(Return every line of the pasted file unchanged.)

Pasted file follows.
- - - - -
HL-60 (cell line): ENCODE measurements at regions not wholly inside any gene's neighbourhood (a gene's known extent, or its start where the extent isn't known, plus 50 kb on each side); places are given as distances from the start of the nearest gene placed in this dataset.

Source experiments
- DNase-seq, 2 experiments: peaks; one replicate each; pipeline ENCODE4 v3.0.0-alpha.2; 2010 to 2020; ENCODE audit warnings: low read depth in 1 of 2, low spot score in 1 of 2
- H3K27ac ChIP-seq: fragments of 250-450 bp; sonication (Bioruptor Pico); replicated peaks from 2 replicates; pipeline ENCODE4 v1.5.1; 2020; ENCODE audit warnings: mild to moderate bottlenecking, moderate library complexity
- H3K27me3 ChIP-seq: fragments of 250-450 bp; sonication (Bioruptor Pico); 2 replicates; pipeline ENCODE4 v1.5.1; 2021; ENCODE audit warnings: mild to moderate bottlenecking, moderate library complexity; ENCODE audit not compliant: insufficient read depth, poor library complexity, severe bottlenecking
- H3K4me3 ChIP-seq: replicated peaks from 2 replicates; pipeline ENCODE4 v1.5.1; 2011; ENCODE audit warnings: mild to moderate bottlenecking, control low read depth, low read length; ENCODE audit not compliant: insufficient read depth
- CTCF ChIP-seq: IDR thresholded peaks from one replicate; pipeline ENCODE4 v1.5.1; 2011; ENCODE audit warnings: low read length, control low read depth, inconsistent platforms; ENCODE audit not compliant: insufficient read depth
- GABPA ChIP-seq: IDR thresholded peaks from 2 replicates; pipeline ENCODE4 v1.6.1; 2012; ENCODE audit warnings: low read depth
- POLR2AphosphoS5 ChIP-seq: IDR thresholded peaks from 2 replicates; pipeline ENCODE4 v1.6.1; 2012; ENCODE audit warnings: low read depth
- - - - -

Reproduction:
HL-60 (cell line): ENCODE measurements at regions not wholly inside any gene's neighbourhood (a gene's known extent, or its start where the extent isn't known, plus 50 kb on each side); places are given as distances from the start of the nearest gene placed in this dataset.

Source experiments
- DNase-seq, 2 experiments: peaks; one replicate each; pipeline ENCODE4 v3.0.0-alpha.2; 2010 to 2020; ENCODE audit warnings: low read depth in 1 of 2, low spot score in 1 of 2
- H3K27ac ChIP-seq: fragments of 250-450 bp; sonication (Bioruptor Pico); replicated peaks from 2 replicates; pipeline ENCODE4 v1.5.1; 2020; ENCODE audit warnings: mild to moderate bottlenecking, moderate library complexity
- H3K27me3 ChIP-seq: fragments of 250-450 bp; sonication (Bioruptor Pico); 2 replicates; pipeline ENCODE4 v1.5.1; 2021; ENCODE audit warnings: mild to moderate bottlenecking, moderate library complexity; ENCODE audit not compliant: insufficient read depth, poor library complexity, severe bottlenecking
- H3K4me3 ChIP-seq: replicated peaks from 2 replicates; pipeline ENCODE4 v1.5.1; 2011; ENCODE audit warnings: mild to moderate bottlenecking, control low read depth, low read length; ENCODE audit not compliant: insufficient read depth
- CTCF ChIP-seq: IDR thresholded peaks from one replicate; pipeline ENCODE4 v1.5.1; 2011; ENCODE audit warnings: low read length, control low read depth, inconsistent platforms; ENCODE audit not compliant: insufficient read depth
- GABPA ChIP-seq: IDR thresholded peaks from 2 replicates; pipeline ENCODE4 v1.6.1; 2012; ENCODE audit warnings: low read depth
- POLR2AphosphoS5 ChIP-seq: IDR thresholded peaks from 2 replicates; pipeline ENCODE4 v1.6.1; 2012; ENCODE audit warnings: low read depth